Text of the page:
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Mme. Hermine

Sunday, November 10

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Janice Berman on Jose Carreno's first weeks at Ballet San Jose:


Company class at Ballet San Jose was sweeping into those final moments when dancers are ready to fly. Women in pointe shoes taxied forward, leaping across the studio floor, then whirling through the 32-fouette passage from Tchaikovsky’s Swan Lake. The men followed, spinning in grandes pirouettes, one leg out to the side. José Manuel Carreño, the company’s new artistic director and no slouch at grandes pirouettes himself (you can see him on YouTube, of course), watched from a chair in front of the mirrored wall, rising to murmur in Spanish to a new man from Cuba who fell out of a turn.

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Allan Ulrich reviews the Diablo Ballet's 20th anniversary program:


Plucky Diablo Ballet launched its 20th anniversary season Saturday afternoon offsite at the Smith Center at Ohlone College in Fremont.

The dancers certainly did not need a shakedown before the troupe returns to its Walnut Creek home this week; they all looked solid, sometimes exceptional. But this was as good an occasion as any to discuss programming philosophy at a regional ballet company, which can't, by definition, be all things to all people, but still should labor to devise some kind of working aesthetic for itself. I don't see that at Diablo.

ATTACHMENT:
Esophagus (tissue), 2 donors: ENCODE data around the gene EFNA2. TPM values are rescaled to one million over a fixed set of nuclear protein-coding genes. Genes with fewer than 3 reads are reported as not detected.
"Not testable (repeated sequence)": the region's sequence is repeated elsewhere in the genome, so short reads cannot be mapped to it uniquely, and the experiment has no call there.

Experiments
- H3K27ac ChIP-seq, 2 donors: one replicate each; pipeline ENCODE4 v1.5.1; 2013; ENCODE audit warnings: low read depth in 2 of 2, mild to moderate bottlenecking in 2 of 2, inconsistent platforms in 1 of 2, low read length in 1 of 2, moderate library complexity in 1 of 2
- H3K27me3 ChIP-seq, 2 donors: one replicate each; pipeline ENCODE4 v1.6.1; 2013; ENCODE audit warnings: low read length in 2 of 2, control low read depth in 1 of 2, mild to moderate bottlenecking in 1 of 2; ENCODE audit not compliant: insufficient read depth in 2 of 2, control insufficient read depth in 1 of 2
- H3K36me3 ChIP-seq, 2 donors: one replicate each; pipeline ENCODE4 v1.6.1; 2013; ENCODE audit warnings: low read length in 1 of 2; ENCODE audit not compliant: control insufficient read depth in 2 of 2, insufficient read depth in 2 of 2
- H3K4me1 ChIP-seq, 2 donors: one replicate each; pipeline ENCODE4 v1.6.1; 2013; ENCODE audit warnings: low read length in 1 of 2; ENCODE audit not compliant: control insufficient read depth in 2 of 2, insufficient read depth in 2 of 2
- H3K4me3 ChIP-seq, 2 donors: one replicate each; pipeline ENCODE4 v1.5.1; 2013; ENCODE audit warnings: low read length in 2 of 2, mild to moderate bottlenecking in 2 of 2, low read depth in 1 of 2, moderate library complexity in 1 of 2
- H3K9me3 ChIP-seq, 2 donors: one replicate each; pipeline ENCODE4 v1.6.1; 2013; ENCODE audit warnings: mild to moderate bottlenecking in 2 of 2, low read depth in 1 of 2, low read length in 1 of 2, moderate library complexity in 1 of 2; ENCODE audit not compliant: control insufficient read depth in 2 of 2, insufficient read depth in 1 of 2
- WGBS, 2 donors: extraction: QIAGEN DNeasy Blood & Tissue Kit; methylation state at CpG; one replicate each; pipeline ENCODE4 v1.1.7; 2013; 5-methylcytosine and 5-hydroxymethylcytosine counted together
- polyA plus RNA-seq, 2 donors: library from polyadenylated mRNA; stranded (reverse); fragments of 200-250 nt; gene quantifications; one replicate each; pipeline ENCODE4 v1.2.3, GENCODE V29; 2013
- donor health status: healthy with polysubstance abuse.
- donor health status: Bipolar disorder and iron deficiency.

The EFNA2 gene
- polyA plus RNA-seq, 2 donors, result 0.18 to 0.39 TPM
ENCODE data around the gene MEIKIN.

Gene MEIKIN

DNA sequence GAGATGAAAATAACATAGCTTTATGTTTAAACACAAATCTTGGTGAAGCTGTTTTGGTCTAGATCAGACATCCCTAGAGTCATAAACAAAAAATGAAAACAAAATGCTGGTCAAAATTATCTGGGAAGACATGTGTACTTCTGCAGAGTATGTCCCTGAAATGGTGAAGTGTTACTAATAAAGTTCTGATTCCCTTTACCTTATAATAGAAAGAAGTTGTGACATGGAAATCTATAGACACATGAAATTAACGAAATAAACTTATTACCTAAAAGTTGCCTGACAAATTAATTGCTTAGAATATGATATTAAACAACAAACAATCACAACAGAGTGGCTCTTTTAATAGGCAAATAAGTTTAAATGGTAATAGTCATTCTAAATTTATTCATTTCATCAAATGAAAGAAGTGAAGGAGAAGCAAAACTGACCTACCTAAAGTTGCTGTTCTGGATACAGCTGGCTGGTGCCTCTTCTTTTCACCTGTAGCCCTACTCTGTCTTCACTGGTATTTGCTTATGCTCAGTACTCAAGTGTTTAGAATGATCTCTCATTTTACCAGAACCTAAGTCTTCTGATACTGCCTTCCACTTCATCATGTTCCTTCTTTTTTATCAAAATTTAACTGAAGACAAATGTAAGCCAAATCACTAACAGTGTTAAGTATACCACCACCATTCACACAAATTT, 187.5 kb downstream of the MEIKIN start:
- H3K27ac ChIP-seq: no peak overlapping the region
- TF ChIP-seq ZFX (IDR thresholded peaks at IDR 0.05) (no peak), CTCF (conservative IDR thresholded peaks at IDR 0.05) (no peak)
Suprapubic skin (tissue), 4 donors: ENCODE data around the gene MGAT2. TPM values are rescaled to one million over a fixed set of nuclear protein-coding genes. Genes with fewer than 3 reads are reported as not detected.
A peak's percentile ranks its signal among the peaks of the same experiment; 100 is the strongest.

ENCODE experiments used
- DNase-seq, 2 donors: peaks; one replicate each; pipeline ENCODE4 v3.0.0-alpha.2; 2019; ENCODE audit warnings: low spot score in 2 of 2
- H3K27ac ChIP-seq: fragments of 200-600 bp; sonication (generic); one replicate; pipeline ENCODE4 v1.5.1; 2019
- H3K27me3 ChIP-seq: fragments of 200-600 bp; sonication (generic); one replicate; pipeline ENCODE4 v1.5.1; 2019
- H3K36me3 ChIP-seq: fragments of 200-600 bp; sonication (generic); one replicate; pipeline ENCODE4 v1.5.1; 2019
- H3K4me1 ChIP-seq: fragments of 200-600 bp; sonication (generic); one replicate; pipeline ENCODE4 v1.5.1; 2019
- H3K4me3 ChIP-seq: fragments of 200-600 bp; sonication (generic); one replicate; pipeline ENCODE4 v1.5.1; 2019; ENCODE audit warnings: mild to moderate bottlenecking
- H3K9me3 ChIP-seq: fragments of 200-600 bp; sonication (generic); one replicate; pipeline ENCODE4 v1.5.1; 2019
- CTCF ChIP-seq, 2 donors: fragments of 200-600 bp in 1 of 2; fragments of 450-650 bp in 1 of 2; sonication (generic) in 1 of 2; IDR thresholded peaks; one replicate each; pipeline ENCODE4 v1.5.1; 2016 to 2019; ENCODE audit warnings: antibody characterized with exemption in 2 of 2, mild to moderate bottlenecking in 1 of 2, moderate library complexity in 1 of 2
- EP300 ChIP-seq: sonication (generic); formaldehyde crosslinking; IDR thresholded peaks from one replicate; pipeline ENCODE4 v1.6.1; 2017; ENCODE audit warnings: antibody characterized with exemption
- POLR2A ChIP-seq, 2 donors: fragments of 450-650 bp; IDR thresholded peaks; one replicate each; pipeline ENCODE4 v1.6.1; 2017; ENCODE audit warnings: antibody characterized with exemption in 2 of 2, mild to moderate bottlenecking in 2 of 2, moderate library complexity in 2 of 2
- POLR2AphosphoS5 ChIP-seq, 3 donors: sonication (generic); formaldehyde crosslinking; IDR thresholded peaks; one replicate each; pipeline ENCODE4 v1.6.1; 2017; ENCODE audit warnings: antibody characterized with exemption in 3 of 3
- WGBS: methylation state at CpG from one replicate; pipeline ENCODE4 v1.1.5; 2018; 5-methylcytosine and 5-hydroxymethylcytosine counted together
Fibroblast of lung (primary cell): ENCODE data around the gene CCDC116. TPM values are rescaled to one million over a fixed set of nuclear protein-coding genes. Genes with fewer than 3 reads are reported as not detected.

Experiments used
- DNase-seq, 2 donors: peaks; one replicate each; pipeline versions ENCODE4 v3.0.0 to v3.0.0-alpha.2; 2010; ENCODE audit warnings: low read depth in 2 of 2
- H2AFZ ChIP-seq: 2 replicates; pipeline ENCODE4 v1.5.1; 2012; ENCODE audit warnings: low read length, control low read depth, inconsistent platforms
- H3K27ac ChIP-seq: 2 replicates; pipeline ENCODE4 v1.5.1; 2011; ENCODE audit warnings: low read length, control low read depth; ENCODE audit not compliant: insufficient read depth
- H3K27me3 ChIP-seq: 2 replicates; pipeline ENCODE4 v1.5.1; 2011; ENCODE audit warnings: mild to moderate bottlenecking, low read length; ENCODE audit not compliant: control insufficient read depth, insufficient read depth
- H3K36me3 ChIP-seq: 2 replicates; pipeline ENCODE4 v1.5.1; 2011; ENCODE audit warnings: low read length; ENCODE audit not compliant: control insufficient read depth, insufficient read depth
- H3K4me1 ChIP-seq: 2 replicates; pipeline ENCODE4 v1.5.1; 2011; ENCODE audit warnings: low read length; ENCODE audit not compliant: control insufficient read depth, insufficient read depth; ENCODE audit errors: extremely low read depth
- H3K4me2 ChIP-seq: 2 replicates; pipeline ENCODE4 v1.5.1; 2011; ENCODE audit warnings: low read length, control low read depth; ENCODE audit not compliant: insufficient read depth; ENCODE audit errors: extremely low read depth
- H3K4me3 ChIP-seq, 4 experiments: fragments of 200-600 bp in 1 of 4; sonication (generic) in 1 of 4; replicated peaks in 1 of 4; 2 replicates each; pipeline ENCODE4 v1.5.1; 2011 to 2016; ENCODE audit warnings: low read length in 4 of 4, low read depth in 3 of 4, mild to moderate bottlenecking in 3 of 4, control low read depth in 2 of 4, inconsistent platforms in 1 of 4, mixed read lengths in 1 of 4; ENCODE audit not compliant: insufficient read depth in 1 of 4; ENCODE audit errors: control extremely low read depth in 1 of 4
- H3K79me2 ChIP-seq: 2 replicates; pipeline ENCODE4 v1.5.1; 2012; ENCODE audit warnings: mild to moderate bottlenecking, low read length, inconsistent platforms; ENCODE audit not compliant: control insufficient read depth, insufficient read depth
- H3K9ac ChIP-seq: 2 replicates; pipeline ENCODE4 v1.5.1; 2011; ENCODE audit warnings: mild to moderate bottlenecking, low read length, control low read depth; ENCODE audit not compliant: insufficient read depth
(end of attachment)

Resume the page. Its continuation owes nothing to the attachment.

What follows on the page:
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Alastair Macaulay reviews Suzanne Farrell Ballet:


It’s impressive to find one muse paying tribute to another. The choreographer George Balanchine’s muses were his ballerinas. Many of his ballets were designed as vehicles for them. When new, they seemed principally to celebrate what was most splendidly singular about them. Paradoxically, though, these same works in due course became vehicles for many dissimilar ballerinas that followed.

A review of the company by George Jackson for danceviewtimes.

The dancers under Farrell’s direction demonstrate steps to bring out flavors, they phrase astutely to show savory movement textures. Personality is barely suggested in the dancing, relationships remain understated - even in “Duo Concertant”, in which a boy and a girl bond playfully at first. Then a change occurs. Gone is the casual mood, the companionable feeling. He becomes her worshipper and she is transfigured into the beloved one. However, In Friday’s performance an ultimate question remained. Up to the end, Michael Cook and Natalia Magnicaballi had related directly, spurred on by violinist Corey Cerovsek and pianist Glenn Sales. The two musicians, positioned near the dancers, grew ever more fully and passionately committed to their Stravinsky score. Did, though, the two dancers finally transcend themselves? Cook, in particular, seemed to be holding back.

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